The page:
I do not have celiac, nor am I required to eat gluten-free.  I am required to eat very few (if any) whole grains, and little to no fiber, but that's an entirely different matter.  However, I do have relatives and many friends who are celiac or gluten-intolerant, and there are plenty of households that need gluten-free recipes that don't serve 4 to 6 people.

I'm not going to write an explanation here of what celiac and gluten intolerance are, what the effects are, or how to be diagnosed.  That information is readily available all over the web from people with an actual background in the subject.  This is just to give an overview as to what "gluten-free" means in the context of this blog.  

Some of the recipes I've labelled gluten-free were created specifically for that diet, and those should be fairly obvious.  They'll call for ingredients such as brown rice flour mix, xanthan gum, tapioca starch, and similar.  The amounts of other ingredients in those recipes have been modified to accommodate the non-wheat flours, and in most cases wheat flours cannot be successfully substituted.  I recommend making the recipes as written.

Other recipes are standard recipes that happen not to contain any ingredients that have gluten.  Proper precaution must still be taken in shopping for ingredients and preparing the recipes.  If I label a recipe as "gluten-free" and it calls for chicken, plain yogurt, peanut butter, and ground red pepper, I'm not guaranteeing that every single peanut butter or yogurt on the market is gluten-free.  My gluten-free label in that recipe would mean that those ingredients are generally gluten-free, and there are a variety of commonly available brands of all ingredients required that can be found at large chain grocery stores throughout the US that are gluten-free.  The cook is still responsible for checking that the particular product they have is actually gluten-free.  If a recipe can be made gluten-free but requires substituting a specialty product, I will not label it as gluten-free unless I've included notes on the brand and availability of that product.  If I mention in the notes section at the bottom of a recipe that I served that recipe with a side dish, that side dish is not considered in the gluten-free determination (therefore a recipe labelled gluten-free might have the note that I served it with whole wheat couscous.  The recipe is gluten-free, the couscous clearly is not).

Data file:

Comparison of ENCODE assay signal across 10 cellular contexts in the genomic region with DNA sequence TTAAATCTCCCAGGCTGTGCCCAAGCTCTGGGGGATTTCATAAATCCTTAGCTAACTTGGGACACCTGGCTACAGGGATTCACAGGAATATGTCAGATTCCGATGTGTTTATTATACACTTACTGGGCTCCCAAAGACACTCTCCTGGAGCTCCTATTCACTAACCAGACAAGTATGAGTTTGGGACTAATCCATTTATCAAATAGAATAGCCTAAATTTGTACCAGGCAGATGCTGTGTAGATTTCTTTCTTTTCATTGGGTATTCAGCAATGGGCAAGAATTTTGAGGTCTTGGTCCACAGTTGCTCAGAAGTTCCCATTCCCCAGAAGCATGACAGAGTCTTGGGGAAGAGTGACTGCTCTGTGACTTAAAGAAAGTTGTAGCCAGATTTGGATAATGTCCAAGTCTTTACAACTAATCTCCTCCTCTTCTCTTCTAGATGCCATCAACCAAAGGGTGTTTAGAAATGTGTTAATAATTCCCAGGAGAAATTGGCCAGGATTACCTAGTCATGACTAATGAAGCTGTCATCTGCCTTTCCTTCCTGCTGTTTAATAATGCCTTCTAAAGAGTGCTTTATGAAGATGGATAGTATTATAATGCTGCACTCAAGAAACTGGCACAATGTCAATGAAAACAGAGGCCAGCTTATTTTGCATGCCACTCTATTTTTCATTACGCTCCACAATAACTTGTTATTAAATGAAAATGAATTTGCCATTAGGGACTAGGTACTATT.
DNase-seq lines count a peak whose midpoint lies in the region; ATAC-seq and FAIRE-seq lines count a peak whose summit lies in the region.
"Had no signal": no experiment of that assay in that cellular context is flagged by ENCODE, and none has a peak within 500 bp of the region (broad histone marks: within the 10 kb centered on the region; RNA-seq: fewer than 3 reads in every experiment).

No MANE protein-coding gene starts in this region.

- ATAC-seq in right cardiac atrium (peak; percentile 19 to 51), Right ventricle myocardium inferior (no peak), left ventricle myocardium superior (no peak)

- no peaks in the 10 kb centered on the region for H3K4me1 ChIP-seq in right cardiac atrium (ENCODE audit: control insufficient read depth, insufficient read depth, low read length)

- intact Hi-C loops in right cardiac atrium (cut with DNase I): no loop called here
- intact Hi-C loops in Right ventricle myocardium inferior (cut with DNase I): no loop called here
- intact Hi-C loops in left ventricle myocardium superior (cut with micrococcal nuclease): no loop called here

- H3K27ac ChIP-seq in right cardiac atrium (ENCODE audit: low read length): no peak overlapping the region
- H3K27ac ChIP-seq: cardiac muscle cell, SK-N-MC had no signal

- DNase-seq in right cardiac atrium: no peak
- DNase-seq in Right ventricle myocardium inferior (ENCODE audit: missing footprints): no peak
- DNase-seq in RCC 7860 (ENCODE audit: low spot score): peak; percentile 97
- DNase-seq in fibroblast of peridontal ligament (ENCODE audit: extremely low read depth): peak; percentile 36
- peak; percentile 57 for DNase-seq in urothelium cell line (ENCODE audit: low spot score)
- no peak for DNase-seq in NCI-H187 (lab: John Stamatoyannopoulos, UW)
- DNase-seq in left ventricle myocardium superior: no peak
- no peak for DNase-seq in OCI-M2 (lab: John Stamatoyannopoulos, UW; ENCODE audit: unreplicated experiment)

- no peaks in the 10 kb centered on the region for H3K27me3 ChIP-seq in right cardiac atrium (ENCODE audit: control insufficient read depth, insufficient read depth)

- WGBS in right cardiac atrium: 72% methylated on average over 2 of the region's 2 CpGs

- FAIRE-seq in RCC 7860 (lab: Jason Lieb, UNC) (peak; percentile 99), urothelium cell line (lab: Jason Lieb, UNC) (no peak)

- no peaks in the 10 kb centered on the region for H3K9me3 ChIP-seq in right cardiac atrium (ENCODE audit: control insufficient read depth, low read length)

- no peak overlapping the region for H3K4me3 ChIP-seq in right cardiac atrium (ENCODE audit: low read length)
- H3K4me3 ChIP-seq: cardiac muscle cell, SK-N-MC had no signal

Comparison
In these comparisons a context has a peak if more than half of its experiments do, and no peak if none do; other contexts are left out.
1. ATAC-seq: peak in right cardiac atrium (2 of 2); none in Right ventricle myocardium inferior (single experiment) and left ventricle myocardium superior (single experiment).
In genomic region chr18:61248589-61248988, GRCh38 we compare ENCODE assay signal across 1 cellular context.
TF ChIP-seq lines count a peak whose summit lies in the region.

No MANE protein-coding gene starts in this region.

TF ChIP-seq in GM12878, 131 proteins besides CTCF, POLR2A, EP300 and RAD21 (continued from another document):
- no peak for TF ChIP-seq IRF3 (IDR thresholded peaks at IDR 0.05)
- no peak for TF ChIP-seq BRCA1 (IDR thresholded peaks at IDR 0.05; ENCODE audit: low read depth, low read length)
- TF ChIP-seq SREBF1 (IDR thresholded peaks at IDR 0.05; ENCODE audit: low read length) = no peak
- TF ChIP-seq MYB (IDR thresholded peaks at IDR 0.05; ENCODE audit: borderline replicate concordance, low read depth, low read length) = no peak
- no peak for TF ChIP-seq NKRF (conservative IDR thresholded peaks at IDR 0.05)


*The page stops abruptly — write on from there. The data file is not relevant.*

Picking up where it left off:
If you are living gluten-free yourself, or regularly prepare food for someone who is, you likely already know all about cross-contamination.  If not, be aware that using your fresh-from-the-dishwasher loaf pan that you've made regular breads in for years can make someone with celiac or gluten intolerance sick.  If it's possible for you to have a separate set of cooking supplies that you use only for cooking gluten-free foods (I keep mine separately stored in a rubbermaid bin, and I label the bottoms to be extra certain), that's best.  If not, there are a lot of inexpensive disposable pans in the baking aisle of your grocery store.  Clean your countertops, cutting boards, and other food preparation areas as if the health inspector is coming.  Follow the original Emily Post when using butter, jams, or other condiments: use a clean knife to put some onto the edge of your plate, then your own knife to spread that onto your bread or muffin.  Don't dip your knife directly from the jar to the bread and back, crumbs may seem tiny but they can wreak havoc.  If you have any questions about cross-contamination, ask the gluten-free eater that you're cooking for. 

I'm not in your kitchen.  You have to be responsible for the health of yourself and your guests.

To see only the recipes on this blog that I've labelled gluten-free, click here or go to the gluten-free label in the sidebar.